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|Title:||Antibodies against a Plasmodium falciparum RON12 inhibit merozoite invasion into erythrocytes|
Carole A. Long
Kobe University School of Medicine
National Institute of Allergy and Infectious Diseases
University of Sciences
|Keywords:||Immunology and Microbiology;Medicine|
|Citation:||Parasitology International. Vol.68, No.1 (2019), 87-91|
|Abstract:||© 2018 Elsevier B.V. Proteins coating Plasmodium merozoite surface and secreted from its apical organelles are considered as promising vaccine candidates for blood-stage malaria. The rhoptry neck protein 12 of Plasmodium falciparum (PfRON12) was recently reported as a protein specifically expressed in schizonts and localized to the rhoptry neck of merozoites. Here, we assessed its potential as a vaccine candidate. We expressed a recombinant PfRON12 protein by a wheat germ cell-free system to obtain anti-PfRON12 antibody. Immunoblot analysis of schizont lysates detected a single band at approximately 40 kDa under reducing conditions, consistent with the predicted molecular weight. Additionally, anti-PfRON12 antibody recognized a single band around 80 kDa under non-reducing conditions, suggesting native PfRON12 forms a disulfide-bond-mediated multimer. Immunofluorescence assay and immunoelectron microscopy revealed that PfRON12 localized to the rhoptry neck of merozoites in schizonts and to the surface of free merozoites. The biological activity of anti-PfRON12 antibody was tested by in vitro growth inhibition assay (GIA), and the rabbit antibodies significantly inhibited merozoite invasion of erythrocytes. We then investigated whether PfRON12 is immunogenic in P. falciparum-infected individuals. The sera from P. falciparum infected individuals in Thailand and Mali reacted with the recombinant PfRON12. Furthermore, human anti-PfRON12 antibodies affinity-purified from Malian serum samples inhibited merozoite invasion of erythrocytes in vitro. Moreover, pfron12 is highly conserved with only 4 non-synonymous mutations in the coding sequence from approximately 200 isolates deposited in PlasmoDB. These results suggest that PfRON12 might be a potential blood-stage vaccine candidate antigen against P. falciparum.|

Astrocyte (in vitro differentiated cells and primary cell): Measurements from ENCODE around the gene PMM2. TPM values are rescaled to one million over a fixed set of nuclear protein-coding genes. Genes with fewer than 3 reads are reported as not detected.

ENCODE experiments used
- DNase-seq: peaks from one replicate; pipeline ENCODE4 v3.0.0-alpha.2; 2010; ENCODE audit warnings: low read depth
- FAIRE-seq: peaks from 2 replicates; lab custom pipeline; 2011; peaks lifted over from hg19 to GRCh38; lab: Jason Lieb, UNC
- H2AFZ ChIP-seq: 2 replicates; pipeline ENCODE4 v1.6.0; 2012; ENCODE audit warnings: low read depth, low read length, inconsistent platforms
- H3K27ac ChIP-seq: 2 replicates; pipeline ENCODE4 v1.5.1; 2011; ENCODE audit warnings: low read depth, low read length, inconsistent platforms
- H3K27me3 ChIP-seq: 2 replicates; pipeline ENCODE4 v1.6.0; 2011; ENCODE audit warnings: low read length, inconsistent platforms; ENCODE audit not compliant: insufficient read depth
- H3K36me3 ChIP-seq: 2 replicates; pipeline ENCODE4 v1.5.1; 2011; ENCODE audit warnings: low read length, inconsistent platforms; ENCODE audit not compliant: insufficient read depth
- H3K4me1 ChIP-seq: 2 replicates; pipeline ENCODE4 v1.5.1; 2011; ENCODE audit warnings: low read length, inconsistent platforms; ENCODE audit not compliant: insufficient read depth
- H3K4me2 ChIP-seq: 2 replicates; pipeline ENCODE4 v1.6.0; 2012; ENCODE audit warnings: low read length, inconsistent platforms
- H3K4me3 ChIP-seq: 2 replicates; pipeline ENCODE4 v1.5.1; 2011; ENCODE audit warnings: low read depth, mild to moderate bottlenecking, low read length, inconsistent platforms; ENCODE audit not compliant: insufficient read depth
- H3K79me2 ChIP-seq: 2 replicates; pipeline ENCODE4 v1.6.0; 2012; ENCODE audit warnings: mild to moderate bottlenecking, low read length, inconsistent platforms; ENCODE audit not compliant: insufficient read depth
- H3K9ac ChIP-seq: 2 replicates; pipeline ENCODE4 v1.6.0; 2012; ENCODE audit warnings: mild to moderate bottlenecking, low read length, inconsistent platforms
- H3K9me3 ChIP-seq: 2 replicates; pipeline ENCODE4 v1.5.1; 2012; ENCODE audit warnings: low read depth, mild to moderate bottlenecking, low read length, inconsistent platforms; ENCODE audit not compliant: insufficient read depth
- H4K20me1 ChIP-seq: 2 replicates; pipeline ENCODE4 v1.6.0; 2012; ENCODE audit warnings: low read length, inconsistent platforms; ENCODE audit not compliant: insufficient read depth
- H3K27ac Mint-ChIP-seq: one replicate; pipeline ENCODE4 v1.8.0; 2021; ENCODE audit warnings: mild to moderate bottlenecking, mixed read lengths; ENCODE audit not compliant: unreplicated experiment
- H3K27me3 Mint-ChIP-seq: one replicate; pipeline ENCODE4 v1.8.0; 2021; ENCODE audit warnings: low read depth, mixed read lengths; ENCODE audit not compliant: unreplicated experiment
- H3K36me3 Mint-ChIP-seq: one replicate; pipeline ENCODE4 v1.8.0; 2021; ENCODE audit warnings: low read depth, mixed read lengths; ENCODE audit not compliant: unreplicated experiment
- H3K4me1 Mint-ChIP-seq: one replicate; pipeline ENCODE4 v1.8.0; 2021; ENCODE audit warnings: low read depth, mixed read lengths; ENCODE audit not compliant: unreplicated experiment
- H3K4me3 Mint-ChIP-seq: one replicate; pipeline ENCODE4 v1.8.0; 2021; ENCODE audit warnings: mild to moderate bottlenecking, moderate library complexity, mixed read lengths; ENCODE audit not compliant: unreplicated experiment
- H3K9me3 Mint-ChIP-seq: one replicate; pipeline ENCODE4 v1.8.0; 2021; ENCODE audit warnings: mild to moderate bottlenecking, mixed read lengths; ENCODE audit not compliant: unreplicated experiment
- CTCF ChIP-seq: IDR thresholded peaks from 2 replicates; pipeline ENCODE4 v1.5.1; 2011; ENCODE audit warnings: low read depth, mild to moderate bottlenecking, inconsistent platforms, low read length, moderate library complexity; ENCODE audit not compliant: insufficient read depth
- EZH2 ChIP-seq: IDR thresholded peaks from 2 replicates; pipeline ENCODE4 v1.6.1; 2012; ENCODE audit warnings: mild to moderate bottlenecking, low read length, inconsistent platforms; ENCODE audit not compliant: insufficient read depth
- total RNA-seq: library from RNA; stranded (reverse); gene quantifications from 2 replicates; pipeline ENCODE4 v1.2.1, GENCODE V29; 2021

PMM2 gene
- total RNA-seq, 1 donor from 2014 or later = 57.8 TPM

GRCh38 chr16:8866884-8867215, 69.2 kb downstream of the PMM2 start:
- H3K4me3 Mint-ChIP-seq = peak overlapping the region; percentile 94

|Appears in Collections:||Scopus 2019|
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